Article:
Discoloration

Livid skin is either purple/blue or red, depending on the concentration of deoxy-genated blood. Red livor is seen if the body is cold (Fig. 10). This is indistinguishable from certain poisoning deaths (e.g., carbon monoxide poisoning [33]). Lividity is difficult to discern in a dark-skinned individual. Decomposition turns livid areas brown or green. Dependent organs and tissues appear "congested" or hemorrhagic (e.g., if supine, posterior lungs and retroperitoneum, including kidneys; if prone, anterior organs such as heart and intestines).

• Significance

° Lividity is poorly developed in individuals who are anemic, have bled severely, or had organs harvested.

Fig. 11. Person found dead with thigh resting on rotary telephone. "Negative" impression of dial and extension cord in livid area.

° Apparent cyanosis of the face could be lividity. The heart of a large individual is at a higher level than the more dependent head.

° Different colors of lividity are associated with certain poisoning deaths (1):

Red—carbon monoxide (see Chapter 3, Subheading 3.9.; see also Fig. 12); fluoroacetate; cyanide.

Green—hydrogen sulfide (also generated during decomposition). Brown—methemoglobinemia (e.g., ingestion of nitrates; see also Fig. 13). Intense purple—propane (34).

° During the initial external examination, livor can obscure an antemortem contusion (Fig. 14). Body repositioning during the autopsy can shift lividity from an apparent bruise, allowing better visualization. The suspicious area can be examined at the conclusion of the autopsy dissection, when blood has drained from the body and the intensity of lividity has diminished. Re-examination of a refrigerated autopsied body the next day may reveal bright red but diminished livor in contrast to a darker bruise (Fig. 14).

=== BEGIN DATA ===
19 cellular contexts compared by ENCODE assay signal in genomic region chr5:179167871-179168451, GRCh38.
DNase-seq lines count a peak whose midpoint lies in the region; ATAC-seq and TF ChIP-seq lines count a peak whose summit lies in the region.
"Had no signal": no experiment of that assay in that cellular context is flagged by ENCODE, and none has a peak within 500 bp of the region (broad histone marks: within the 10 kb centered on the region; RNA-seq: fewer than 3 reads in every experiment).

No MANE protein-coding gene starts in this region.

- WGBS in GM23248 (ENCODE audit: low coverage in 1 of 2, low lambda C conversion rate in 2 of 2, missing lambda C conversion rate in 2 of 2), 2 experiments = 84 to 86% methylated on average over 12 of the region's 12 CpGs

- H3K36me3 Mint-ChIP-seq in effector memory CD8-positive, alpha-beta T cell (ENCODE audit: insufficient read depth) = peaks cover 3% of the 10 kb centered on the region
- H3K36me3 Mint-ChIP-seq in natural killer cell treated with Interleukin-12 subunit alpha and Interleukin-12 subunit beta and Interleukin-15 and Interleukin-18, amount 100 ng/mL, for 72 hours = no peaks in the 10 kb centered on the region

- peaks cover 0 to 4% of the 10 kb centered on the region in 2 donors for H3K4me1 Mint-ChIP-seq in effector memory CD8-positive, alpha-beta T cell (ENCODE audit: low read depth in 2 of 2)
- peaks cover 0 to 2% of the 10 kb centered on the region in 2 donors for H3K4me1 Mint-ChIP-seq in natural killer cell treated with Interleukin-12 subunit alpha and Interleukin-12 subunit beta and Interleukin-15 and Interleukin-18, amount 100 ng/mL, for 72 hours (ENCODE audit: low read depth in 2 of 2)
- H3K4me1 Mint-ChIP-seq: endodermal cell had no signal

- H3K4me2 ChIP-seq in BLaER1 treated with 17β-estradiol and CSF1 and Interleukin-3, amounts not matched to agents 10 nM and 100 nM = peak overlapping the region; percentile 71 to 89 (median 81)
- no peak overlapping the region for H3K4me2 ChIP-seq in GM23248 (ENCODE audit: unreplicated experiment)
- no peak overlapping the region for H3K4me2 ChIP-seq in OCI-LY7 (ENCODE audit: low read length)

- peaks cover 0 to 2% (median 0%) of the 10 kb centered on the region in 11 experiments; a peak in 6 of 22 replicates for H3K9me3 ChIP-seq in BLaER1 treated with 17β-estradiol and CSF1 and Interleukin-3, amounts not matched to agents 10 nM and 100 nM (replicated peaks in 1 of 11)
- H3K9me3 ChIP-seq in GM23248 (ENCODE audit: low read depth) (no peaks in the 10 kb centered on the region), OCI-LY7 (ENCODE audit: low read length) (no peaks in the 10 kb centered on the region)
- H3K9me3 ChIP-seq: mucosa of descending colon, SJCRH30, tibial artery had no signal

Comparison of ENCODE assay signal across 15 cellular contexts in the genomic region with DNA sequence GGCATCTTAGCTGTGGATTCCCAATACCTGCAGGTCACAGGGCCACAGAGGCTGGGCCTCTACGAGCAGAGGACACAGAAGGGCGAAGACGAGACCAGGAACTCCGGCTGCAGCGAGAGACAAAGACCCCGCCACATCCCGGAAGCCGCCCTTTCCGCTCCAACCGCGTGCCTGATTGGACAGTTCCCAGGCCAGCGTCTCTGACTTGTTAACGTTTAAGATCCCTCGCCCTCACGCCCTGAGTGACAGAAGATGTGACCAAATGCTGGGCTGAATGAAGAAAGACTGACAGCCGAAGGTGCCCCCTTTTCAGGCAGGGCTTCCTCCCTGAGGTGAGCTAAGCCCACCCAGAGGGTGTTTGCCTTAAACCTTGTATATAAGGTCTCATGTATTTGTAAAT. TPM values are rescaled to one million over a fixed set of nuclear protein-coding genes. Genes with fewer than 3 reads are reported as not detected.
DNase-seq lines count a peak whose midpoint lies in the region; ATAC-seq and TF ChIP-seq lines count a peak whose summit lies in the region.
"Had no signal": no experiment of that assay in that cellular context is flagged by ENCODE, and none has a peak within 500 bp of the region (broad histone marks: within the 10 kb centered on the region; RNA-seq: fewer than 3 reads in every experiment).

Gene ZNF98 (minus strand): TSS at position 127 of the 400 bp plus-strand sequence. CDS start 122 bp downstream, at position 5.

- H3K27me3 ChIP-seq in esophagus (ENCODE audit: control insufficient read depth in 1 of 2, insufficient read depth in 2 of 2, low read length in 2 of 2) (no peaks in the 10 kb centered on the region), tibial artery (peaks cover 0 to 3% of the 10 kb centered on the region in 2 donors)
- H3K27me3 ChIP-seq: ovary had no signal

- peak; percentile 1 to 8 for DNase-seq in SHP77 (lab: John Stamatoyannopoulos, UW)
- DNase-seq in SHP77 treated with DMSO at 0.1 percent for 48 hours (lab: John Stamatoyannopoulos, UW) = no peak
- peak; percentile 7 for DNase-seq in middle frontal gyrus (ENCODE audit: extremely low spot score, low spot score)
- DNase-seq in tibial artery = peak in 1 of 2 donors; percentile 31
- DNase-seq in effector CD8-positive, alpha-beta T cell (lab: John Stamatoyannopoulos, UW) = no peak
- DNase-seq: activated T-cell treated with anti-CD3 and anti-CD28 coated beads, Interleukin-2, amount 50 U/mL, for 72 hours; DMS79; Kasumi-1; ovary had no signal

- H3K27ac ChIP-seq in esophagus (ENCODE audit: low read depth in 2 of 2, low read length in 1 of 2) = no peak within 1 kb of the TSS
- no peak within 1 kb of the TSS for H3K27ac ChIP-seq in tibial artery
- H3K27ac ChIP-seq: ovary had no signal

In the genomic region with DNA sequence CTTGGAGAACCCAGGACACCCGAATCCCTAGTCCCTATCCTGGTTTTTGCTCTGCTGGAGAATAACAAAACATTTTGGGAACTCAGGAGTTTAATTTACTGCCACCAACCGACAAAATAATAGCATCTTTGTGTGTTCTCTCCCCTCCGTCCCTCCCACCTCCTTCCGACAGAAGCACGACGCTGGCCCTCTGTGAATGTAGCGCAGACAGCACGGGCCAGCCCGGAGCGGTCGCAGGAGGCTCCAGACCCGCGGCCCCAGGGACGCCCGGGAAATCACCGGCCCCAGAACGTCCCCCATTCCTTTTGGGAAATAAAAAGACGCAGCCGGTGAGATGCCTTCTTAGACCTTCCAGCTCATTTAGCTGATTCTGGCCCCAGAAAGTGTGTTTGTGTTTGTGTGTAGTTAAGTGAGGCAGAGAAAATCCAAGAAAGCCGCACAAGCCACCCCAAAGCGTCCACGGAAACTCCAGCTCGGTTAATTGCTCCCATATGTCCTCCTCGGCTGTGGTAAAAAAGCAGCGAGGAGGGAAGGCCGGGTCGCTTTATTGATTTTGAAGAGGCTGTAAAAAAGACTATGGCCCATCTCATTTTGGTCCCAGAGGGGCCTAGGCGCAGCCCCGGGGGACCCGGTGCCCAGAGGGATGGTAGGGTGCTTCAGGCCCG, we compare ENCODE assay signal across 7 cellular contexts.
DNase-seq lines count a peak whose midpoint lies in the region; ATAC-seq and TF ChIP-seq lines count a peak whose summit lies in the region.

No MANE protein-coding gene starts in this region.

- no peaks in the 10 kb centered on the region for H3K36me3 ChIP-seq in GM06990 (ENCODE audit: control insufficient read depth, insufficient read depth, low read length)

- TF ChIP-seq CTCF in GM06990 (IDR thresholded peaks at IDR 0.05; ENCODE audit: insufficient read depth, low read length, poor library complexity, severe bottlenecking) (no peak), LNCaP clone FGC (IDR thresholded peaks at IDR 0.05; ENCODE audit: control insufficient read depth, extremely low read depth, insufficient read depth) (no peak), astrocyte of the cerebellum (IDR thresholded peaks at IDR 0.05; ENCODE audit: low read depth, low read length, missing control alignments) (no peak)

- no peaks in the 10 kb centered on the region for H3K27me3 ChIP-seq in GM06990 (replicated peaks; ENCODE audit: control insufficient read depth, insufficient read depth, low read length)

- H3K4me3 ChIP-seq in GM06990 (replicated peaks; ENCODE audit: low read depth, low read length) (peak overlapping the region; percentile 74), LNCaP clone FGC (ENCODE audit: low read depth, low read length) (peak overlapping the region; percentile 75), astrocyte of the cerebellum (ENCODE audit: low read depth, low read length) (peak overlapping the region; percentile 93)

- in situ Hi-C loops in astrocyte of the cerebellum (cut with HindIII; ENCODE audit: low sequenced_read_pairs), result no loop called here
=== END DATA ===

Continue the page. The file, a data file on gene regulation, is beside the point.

° Antemortem injuries are mimicked by lividity. Patchy red/blue skin discoloration suggests a contusion. If such an area is due to nonfixed lividity, then thumb blanching helps distinguish it from a bruise. Similarily, incision of an area of lividity is more likely to result in oozing of nonclotted blood from vessels in contrast to a true contusion, where blood has seeped into soft tissue.

Fig. 12. Red livor mortis on back. Carbon monoxide poisoning. (See Companion CD for color version of this figure.)
Cyanosis Carbonmonoxide Poisoning
Fig. 13. Brown livor mortis on back. Methemoglobinemia owing to nitrate ingestion. (See Companion CD for color version of this figure.)

Fig. 14. Woman strangled using armhold. (A) Pale linear lines on lateral aspect of neck are caused by neck creases in area of livor mortis. Indistinct bruises (arrowheads) (B) Examination of the deceased next day after autopsy dissection. Lividity diminished allowing visualization of extensive bruising (arrowheads) on lateral neck. (See Companion CD for color version of this figure.)

Fig. 14. Woman strangled using armhold. (A) Pale linear lines on lateral aspect of neck are caused by neck creases in area of livor mortis. Indistinct bruises (arrowheads) (B) Examination of the deceased next day after autopsy dissection. Lividity diminished allowing visualization of extensive bruising (arrowheads) on lateral neck. (See Companion CD for color version of this figure.)

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